Facility Bird Control: 5 Key Steps to a Bird-Free Building

1.) Landscape Alterations
Your first line of defense is the facility’s outdoor property – make sure yours isn’t a bird paradise.  Neatly cut grass, large open spaces, peaceful ponds, and easily accessible building surfaces are an open invitation to pest birds from miles around.  Instead, plant trees and bushes generously, and allow grass to grow thick around pond edges.  When birds sense that predators may be hiding nearby, the area will have less bird-appeal.  For extra protection, treat lawns and foliage with a bird taste aversion such as Bird Stop.

2.) Physical Barriers
Next, physically prevent birds from accessing the building.  Install Bird Netting in areas where birds may be tempted to seek shelter – large openings, remote corners, and small sheltered spaces.  Affix Bird Spikes to rooftop ledges, edges, beams, AC units, chimneys, and other surfaces where birds may perch.

3.) Property Maintenance & Sanitation
A little upkeep goes a long way.  Make sure windows are sealed properly and doorways are closed when not in use.  Check regularly for cracks in roofing – pest pigeon droppings and a leaky roof were the alleged source of one of the largest food recalls in FDA history (2007 Peanut Butter Recall).  A clean facility, inside and out, is much less likely to attract pests of all kinds.  Follow strict waste management guidelines and make sure your drainage system is efficient and working properly.  Blocked drains, stagnant water and overflowing trash bins are dream come true for bacteria, mold, insects, rodents, pest birds and other pest animals.

4.) Overload the Senses
Birds survive primarily on their audio-visual senses.  That, and good instincts.  When attempting to keep pest birds away from a large property, make the whole area seem uninhabitable by using their natural fear of predators against them.  Visual scares and predator decoys can be easily installed on lawns, in trees, in ponds and near doorways to repel pest birds.  Audio deterrents are a great way to reach pest birds across several acres, warning them to STAY AWAY.  Sonic devices use bird distress calls and predator cries to alert pest birds within range that the area is not safe, while ultrasonic repellers use high-frequency (silent-to-humans) sound waves that irritate and disorient birds nearby.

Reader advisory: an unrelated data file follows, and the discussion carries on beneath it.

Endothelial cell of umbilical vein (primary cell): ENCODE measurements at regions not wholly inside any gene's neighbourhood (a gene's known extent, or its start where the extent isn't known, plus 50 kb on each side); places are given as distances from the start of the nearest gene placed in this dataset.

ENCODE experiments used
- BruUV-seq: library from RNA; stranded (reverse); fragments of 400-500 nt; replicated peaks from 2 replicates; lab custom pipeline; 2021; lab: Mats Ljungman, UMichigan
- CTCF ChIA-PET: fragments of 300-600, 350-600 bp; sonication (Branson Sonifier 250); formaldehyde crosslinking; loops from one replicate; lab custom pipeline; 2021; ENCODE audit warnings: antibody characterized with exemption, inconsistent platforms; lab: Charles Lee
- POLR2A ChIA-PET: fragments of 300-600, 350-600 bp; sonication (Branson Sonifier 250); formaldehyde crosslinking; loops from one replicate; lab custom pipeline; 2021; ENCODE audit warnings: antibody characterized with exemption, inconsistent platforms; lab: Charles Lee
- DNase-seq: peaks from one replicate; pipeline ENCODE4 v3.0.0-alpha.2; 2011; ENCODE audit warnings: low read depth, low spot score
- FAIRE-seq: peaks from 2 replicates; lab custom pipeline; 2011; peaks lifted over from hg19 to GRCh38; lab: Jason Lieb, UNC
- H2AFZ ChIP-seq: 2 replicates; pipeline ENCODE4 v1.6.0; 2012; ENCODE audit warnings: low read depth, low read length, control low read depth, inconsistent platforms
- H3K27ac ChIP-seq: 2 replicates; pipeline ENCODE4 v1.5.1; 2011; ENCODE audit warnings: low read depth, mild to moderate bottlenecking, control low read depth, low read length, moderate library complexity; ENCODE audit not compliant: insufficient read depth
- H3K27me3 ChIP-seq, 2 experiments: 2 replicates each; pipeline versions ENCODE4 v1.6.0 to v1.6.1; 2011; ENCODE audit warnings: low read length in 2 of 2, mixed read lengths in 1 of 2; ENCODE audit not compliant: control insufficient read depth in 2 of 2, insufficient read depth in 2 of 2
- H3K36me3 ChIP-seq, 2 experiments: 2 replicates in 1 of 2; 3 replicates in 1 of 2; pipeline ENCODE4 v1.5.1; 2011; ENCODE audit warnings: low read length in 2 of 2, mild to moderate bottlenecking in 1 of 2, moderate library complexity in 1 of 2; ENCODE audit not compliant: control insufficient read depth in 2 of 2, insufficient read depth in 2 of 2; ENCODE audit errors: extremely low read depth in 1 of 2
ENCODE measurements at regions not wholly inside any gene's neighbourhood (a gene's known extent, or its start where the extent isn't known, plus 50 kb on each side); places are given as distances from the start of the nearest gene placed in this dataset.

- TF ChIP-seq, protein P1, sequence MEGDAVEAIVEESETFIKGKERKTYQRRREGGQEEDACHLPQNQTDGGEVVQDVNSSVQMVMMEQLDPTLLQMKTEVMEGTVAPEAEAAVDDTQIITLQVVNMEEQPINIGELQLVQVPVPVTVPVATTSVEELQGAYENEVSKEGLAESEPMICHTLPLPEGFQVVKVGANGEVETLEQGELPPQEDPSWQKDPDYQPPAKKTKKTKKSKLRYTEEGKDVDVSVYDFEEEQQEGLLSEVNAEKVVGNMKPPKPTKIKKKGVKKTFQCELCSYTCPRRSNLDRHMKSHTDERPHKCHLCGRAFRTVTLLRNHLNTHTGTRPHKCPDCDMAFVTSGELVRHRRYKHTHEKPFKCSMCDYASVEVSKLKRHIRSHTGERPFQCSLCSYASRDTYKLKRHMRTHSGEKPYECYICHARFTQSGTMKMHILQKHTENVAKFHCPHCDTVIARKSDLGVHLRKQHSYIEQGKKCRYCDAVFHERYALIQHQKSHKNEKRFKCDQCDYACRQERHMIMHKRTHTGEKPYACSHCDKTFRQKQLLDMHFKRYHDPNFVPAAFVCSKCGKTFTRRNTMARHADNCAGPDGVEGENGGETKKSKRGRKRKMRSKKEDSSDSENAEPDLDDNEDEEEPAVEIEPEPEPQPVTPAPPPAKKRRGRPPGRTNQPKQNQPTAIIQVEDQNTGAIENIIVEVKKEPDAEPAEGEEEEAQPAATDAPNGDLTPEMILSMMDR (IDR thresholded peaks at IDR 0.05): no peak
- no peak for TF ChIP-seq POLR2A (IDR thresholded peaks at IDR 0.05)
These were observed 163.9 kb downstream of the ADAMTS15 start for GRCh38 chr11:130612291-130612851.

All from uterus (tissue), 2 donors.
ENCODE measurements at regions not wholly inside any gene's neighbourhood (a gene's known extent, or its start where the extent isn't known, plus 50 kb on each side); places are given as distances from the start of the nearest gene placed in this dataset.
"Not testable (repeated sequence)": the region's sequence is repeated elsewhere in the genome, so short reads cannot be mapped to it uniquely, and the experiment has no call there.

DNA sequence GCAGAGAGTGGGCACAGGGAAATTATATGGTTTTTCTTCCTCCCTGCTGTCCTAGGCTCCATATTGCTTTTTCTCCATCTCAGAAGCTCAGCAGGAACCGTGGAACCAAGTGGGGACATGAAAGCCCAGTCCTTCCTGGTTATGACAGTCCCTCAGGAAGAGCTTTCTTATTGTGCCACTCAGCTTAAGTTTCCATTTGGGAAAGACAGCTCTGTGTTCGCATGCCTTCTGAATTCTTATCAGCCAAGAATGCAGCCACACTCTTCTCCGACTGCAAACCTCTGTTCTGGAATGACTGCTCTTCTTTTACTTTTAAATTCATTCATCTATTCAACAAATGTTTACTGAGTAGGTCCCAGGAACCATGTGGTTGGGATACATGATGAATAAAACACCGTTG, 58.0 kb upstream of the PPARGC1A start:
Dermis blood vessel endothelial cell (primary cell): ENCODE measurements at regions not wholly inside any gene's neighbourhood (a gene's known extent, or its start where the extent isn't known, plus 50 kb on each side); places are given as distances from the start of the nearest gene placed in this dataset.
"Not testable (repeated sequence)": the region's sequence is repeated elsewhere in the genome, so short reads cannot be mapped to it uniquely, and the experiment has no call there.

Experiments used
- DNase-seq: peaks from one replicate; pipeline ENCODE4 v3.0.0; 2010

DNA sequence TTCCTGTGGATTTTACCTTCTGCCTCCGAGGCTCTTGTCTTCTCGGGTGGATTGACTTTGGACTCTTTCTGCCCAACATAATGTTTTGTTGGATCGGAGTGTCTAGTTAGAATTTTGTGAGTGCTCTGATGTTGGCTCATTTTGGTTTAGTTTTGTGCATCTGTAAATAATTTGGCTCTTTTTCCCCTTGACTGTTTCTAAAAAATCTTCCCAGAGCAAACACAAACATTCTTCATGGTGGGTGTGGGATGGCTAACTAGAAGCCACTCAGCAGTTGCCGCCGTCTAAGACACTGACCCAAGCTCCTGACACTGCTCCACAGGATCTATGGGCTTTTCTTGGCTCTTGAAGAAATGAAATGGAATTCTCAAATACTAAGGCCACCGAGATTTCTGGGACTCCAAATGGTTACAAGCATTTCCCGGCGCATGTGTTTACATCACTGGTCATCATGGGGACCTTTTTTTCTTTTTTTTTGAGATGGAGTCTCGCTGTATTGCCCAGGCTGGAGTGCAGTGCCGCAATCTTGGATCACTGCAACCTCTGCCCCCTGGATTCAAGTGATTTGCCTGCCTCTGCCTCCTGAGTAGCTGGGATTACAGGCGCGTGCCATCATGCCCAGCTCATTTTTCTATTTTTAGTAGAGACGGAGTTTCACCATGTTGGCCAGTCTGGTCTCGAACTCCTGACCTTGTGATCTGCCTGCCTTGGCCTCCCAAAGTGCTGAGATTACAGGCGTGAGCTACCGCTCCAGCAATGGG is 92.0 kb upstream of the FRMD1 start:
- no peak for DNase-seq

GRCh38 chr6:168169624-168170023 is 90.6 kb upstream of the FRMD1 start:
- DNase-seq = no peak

5.) Synergize
For the highest probability of success, use all of these tactics together.  Get on the fast-track to a bird-free facility by making your property less physically hospitable to pest birds WHILE simultaneously unleashing a multi-sensory attack on incoming birds.

Birds In The News


Bird problems appear in the news more often than we might realize. In fact, a few of the more high-profile news stories in the past few years have been bird-related:

In 2007, more than 500 people were reported sick, and at least eight died due to salmonella contamination in over 400 popular peanut butter products. It may have been the largest food recall in FDA history. Investigators determined that a leaky roof was to blame for the sanitation breach, and that—as birds are known to carry a variety of infectious diseases, including salmonella—it was highly likely that pest pigeons were the vector.

In 2007, the I-35W bridge over the Mississippi River in Minneapolis, Minnesota collapsed due to weak and rusted steel beams. After closer inspection, it was discovered that the structure’s framework was covered with corrosive pigeon droppings. When bird droppings are not quickly washed away, they dry out and turn to salt and ammonia; when this later comes into contact with rainwater, small electrochemical reactions take place that speed up the rusting process.

Bird strikes cost the airline industry alone around $800 million each year. Who can forget the ‘Miracle on the Hudson’ that occurred in January of 2009? Shortly after taking off from New York’s LaGuardia Airport, Flight 1549 was struck by a flock of Canadian geese, losing thrust in both engines and forcing pilot, Captain Sullenberger, to make an emergency landing in the Hudson River. Fortunately, all 155 passengers survived.

Pest birds can be a nuisance and an inconvenience—they can also cause problems that put human beings in serious danger. It’s important to bird-proof your home and/or your business to avoid these issues. Visit www.bird-x.com to find bird and pest control products that are safe, green, eco-friendly, non-toxic, and non-harmful. Bird-X has solutions for every problem and every budget.

Written by Chrissy Hansen—Media Correspondent for Bird-X, Inc.





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